I bought milk from a grocery store in Taguig. When my daughter consumed one cup of the milk, she immediately complained of excruciating stomach pain, and continued to defecate. I immediately rushed her to the hospital where the doctor diagnosed that she had an amoebiasis. When I checked the milk, I found out that it was already expired. I immediately complained to the grocery store about it.
The grocery store personnel immediately removed their stocks of milk that were displayed on the shelves, and shouldered the hospital expenses of my daughter. However, they lured me to sign a quitclaim/waiver absolving them from any liability. The money they gave me was not enough to cover the continued medication of my daughter.
What is the liability of the grocery store? Can I still file a claim for damages against them?
An expired product is considered as an adulterated food pursuant to Letter a (7), Section 23, Republic Act (R.A.) No. 7394 otherwise known as The Consumer Act of the Philippines. The manufacture, importation, exportation, sale, offering for sale, distribution, or transfer of any food, drug, device or cosmetic that is adulterated or mislabelled is a prohibited act under Article 40 of the same law. Any person who violates any of the provisions of Article 40 hereof shall, upon conviction, be subject to imprisonment of not less than one year but not more than five years, or a fine of not less than P5,000 but not more than P10,000, or both such imprisonment and fine, in the discretion of the Court. Should the offense be committed by a juridical person, the Chairman of the Board of Directors, the President, General Manager, or the partners and/or persons directly responsible therefor shall be penalized. (Letter A, Article 41, Ibid.)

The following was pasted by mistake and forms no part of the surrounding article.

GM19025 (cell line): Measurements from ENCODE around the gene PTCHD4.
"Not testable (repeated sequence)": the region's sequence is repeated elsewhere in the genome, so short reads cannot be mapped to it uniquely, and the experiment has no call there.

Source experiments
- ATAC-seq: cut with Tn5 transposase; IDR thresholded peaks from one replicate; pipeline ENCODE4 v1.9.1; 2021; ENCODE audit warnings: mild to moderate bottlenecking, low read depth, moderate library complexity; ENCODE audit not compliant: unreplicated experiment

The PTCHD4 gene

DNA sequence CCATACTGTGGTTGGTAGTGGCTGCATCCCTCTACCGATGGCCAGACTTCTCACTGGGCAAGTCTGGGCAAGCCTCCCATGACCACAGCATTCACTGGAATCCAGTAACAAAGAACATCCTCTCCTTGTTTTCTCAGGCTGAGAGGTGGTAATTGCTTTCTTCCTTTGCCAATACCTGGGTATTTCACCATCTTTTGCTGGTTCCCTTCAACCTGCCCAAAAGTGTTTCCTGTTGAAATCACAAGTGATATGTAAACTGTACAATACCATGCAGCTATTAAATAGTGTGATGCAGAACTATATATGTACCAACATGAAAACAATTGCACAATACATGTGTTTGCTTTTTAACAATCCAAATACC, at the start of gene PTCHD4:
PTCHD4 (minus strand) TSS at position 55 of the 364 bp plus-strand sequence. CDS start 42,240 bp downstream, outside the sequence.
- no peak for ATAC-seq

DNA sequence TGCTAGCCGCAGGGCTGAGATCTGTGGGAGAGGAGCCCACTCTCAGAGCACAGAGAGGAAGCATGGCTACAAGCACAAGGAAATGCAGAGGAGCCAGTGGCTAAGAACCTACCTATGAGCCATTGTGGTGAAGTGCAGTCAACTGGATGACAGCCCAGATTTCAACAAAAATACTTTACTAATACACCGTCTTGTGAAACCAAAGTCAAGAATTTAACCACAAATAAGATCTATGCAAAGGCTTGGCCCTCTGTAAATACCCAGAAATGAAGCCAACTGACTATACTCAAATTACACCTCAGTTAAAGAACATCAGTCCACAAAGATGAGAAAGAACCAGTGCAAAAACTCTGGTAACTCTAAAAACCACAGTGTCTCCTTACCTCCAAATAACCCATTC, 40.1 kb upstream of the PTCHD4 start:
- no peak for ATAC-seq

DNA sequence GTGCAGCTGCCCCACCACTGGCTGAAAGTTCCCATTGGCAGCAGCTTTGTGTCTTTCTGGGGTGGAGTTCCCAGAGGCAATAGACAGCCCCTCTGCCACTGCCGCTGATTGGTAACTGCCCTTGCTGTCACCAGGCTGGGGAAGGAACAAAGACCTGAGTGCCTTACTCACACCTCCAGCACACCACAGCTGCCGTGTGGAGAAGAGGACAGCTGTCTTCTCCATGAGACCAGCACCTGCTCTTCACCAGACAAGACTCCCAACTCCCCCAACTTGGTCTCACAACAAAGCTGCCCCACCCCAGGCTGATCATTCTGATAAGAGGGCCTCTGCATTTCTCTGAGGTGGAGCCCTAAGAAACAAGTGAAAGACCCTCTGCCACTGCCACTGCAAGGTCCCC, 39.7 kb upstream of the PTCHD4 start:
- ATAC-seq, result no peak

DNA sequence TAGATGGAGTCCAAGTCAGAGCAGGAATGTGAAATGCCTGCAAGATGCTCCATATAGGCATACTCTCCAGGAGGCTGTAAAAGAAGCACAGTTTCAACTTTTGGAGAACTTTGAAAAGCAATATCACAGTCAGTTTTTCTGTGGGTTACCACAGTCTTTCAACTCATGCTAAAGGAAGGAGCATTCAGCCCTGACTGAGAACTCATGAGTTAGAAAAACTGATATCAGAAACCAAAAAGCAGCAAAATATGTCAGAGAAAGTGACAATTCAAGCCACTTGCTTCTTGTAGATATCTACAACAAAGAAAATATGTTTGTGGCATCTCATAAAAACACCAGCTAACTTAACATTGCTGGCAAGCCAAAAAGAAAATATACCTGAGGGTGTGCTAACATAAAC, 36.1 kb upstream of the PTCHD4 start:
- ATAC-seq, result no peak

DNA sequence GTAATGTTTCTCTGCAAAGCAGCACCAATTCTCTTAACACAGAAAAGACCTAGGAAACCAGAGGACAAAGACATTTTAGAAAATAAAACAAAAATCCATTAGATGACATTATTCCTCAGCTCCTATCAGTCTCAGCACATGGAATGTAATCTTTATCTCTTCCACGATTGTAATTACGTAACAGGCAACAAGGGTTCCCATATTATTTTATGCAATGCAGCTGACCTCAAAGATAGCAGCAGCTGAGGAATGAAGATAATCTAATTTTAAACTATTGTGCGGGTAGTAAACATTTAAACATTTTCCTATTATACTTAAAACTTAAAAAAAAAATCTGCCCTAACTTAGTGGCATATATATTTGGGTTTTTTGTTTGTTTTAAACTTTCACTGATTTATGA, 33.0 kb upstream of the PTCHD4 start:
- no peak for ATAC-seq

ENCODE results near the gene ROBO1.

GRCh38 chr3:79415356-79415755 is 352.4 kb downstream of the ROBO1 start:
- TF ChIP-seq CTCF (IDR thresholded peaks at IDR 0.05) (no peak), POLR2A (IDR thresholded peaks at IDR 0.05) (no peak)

The abovementioned provisions of law have been violated by the grocery store. You can also file a claim for damages based on Article 2176 of the Civil Code of the Philippines which provides that: “Whoever by act or omission causes damage to another, there being fault or negligence, is obliged to pay for the damage done. Such fault or negligence, if there is no pre-existing contractual relation between the parties, is called quasi-delict xxx.” The result of the examination/test conducted by the Local Health Officer on the expired milk shall be necessary to bolster your claim.
Even if you have executed a quitclaim/waiver in favor of the grocery store, such waiver is not valid because it is in contravention with public policy or law. This is supported by Article 6 of the Civil Code of the Philippines which states that: “rights may be waived, unless the waiver is contrary to law, public order, public policy, morals, or good customs or prejudicial to a third person with a right recognized by law”.
We hope that we were able to answer your queries. Please be reminded that this advice is based solely on the facts that you have narrated and our appreciation of the same. Our opinion may vary when other facts are changed or elaborated.
Editor’s note: Dear PAO is a daily column of the Public Attorney’s Office. Questions for Chief Acosta may be sent to firstname.lastname@example.org